SQL Server Blog

The Case for Auditing Your SQL Server Login Failures

This post is part of our SQL Server security blog series, 30 SQL Server Security Checks in 30 Days. We’re publishing a new security check every day in the month of June. Visit our sp_CheckSecurity page to learn about our free SQL Server tool you can download and run to check your own server.

Login failures are something we expect to see every once in a while, and it may even become something that we ignore completely unless we have some sort of auditing system to count exactly how many have occurred recently. I am writing this post to provide you a few tips and tricks when it comes to login failures on your SQL Server instance and to help build peace of mind that the login failures that are occurring are resolved or addressed as soon as possible.

There are many ways to monitor and audit log in failures in SQL Server, the primary tool I would recommend is the built in logging to the error log for login failures – you can get to it through the security tab of the server properties GUI. We typically see and recommend logging failed logins only.

If you need to make this change, please keep in mind that you will need to restart your SQL service before it is implemented. Once your login failures are being captured by the error log, it is relatively easy to build a script and then automations to determine if there is an issue that should be looked into further.

This script below provides an aggregated list of all the log in failures from the past 6 error logs, grouping by distinct login names and login sources. It also provides the count of recent failures as well as the min and max range of the failures.

IF OBJECT_ID('tempdb..#results') IS NOT NULL
	DROP TABLE #results;

CREATE TABLE #results (
	logdate datetime,
	Processinfo NVARCHAR(30),
	text NVARCHAR(200),

DECLARE @count tinyint = 0;

WHILE (@count <=5)
	INSERT INTO #results
	EXEC sp_readerrorlog @count, 1, 'Login failed';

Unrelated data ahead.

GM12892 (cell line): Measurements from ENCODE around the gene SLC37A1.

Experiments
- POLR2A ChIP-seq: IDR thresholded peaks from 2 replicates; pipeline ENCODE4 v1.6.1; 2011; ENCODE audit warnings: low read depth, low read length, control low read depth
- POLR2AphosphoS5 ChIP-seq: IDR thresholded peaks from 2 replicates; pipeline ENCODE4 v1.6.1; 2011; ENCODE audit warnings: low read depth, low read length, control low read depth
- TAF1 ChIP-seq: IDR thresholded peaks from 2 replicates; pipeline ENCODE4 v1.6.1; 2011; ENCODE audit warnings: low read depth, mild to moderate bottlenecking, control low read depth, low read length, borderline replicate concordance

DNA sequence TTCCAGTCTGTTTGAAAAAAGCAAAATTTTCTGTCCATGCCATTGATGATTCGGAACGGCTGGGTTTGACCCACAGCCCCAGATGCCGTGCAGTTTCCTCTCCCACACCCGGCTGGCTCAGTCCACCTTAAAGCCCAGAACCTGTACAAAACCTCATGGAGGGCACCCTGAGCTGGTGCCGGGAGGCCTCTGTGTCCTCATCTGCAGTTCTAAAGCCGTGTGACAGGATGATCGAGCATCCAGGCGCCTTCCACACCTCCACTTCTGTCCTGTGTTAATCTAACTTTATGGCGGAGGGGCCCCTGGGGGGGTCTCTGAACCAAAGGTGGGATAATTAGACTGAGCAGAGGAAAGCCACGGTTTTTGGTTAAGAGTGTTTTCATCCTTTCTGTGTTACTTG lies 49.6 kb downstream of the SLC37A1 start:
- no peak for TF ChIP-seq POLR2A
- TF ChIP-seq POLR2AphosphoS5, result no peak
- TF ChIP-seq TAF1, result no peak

Set @count = @count +1

, COUNT(text) as num_login_failures
, MAX(logdate) as max_range
, MIN(logdate) as min_range
FROM #results 

You can modify the script to meet your needs, one beneficial route you could take could be to add a where clause like ‘WHERE text NOT LIKE ‘%XXX.XXX.%’ where the XXX.XXX is your default subnet mask. This is a relatively quick way to identify whether your SQL instance is open to the internet, as anything outside of your default IP range shouldn’t be possible otherwise. The way I would use this script is to periodically audit what logins are failing, how many, from what server, and when. These questions can all help paint a picture to show if a login may be compromised, is being misused, or if it was forgotten and just left on a deprecated process running forever.

In conclusion, login errors can go unnoticed unless you have a tool that automatically points them out to you. Using this blog post you should have the beginnings of a manual process to regularly review login failures, and turning this into a weekly email would only require some minor modifications. Please be sure to audit your login failures, as they can tell a story for what is happening in your environment.

David Seis
Article by David Seis
David Seis is a Support Technician that joined Straight Path in the summer of 2021. His goal is to work in an area that he believes helps others, and to do it to the best of his ability. He loves to help, solve problems, and make things easy for others to understand. Because of this he is lovingly known as a “Good helper” among friends and family. Outside of work, he has a growing passion for cybersecurity, specifically helping protect those who are most vulnerable to fraud, scams, and phishing. He looks forward to learning more about each of his clients, helping minimize issues, and ensure that any problems are solved quickly.

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